Illumina ($ILMN) is suing Oxford Nanopore, a British upstart that is trying to take a slice of the DNA sequencing market from the genomics giant. Both companies have patents covering nanopore DNA sequencing, but Illumina claims it owns IP covering the technology used by its rival's products.
The patents at the heart of Illumina's argument originated at the University of Washington and the University of Alabama, Birmingham. In 2013, Illumina licensed the patents, strengthening its position in nanopore sequencing. Both patents cover the use of Mycobacterium smegmatis porin A (MspA) as a nanopore, a hole through which DNA is passed, generating an electrical current from which the nucleic acid sequence can be inferred. While the patents may give Illumina control over who can use MspA-based nanopores, it is unclear whether this particular pore is used by Oxford Nanopore.
For its part, Oxford Nanopore outwardly sounds calm and confident about the case. "It is gratifying to have the commercial relevance of Oxford Nanopore products so publicly acknowledged by the market monopolist for NGS," Oxford Nanopore CEO Gordon Sanghera said in a statement. The brief statement released by Oxford Nanopore dismissed the likelihood of the court case affecting growth of its business, which is ramping up ahead of a possible IPO, and claimed Illumina's action is "without merit."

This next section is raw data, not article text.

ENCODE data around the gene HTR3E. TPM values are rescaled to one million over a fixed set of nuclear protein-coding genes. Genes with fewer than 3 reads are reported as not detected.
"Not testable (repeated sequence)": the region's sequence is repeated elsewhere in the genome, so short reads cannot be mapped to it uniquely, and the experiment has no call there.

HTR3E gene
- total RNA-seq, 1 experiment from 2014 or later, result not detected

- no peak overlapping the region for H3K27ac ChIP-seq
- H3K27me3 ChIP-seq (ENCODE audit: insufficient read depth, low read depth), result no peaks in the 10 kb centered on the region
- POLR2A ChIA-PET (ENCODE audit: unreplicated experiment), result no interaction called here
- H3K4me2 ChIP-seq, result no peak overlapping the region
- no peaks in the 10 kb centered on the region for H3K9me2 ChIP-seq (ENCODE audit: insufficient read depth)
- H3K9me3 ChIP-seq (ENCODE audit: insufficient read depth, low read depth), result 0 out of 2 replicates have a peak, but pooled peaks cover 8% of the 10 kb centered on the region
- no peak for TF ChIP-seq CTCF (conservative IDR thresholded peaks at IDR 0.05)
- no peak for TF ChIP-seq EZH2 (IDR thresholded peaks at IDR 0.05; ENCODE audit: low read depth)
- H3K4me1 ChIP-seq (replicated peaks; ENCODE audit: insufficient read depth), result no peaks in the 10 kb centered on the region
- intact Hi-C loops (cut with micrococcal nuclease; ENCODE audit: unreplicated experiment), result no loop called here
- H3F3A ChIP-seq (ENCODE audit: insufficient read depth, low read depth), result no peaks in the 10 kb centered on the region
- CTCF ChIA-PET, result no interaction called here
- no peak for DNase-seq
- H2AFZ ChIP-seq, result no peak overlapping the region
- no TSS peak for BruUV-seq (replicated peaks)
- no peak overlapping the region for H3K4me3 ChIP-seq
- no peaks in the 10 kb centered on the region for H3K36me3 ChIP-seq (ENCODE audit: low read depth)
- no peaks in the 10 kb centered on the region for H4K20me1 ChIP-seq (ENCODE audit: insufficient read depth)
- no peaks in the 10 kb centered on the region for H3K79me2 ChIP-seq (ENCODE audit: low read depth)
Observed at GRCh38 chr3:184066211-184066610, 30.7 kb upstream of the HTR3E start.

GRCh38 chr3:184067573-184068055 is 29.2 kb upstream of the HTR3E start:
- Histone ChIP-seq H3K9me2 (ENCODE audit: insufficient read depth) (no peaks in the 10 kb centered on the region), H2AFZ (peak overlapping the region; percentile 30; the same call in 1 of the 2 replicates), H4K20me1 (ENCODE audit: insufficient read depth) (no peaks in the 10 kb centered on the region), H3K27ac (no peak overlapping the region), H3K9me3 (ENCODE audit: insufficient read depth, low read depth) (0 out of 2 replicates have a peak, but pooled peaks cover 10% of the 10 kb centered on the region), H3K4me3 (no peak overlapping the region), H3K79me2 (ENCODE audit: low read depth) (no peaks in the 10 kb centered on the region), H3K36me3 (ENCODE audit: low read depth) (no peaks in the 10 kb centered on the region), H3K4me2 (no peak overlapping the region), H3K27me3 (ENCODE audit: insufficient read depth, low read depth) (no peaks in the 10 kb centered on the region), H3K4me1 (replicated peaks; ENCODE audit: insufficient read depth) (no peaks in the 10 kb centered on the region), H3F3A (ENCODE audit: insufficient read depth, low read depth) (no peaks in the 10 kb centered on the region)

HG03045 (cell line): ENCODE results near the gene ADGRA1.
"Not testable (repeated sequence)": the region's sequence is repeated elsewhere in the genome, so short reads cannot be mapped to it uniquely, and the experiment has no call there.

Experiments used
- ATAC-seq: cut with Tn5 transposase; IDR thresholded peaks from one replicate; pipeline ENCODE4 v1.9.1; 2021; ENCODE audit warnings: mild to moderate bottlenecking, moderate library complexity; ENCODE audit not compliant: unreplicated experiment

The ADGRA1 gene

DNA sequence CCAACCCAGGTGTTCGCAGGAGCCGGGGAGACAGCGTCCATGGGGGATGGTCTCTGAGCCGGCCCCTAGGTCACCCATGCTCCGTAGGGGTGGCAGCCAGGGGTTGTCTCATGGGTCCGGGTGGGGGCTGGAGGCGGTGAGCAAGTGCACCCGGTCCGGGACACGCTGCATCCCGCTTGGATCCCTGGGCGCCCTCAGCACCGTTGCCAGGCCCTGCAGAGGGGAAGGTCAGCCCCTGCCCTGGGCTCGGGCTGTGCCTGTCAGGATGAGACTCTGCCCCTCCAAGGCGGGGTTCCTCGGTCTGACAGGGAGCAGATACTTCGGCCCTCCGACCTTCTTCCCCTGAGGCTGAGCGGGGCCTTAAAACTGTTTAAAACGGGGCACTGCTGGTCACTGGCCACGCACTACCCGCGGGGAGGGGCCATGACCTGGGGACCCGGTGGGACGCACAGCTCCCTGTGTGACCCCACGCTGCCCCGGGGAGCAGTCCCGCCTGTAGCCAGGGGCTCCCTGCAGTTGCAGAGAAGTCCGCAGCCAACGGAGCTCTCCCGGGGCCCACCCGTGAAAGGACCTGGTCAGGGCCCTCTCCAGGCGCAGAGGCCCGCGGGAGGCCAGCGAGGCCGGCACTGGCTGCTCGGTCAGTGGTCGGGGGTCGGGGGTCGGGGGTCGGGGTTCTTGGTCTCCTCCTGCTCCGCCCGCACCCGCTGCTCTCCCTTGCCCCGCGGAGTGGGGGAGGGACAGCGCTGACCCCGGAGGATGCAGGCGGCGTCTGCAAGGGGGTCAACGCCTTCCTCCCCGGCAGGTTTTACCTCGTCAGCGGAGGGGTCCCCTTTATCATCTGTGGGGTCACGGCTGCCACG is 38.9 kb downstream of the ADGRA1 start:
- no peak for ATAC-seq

While Oxford Nanopore thinks it can come through the case without disruption to its commercial plans, in asking U.S. trade officials to probe the company and possibly block imports of its MinION sequencers, Illumina is trying to cause such upheaval. "[The lawsuit is about] protecting their space and causing headaches to Oxford [Nanopore] as they're trying to go public," Shawn Baker, cofounder of genomics consultancy AllSeq, told MIT Technology Review. Oxford Nanopore is a small player, but the tiny size and long-read capabilities of its product mean it can best Illumina in some niches.
That range of niches may expand into territory traditionally dominated by Illumina when Oxford Nanopore rolls out its high-throughput benchtop sequencer PromethION. In reaching this point, Oxford Nanopore has built up a thicket of its own patents, the significance of which will be picked over as the Illumina case advances.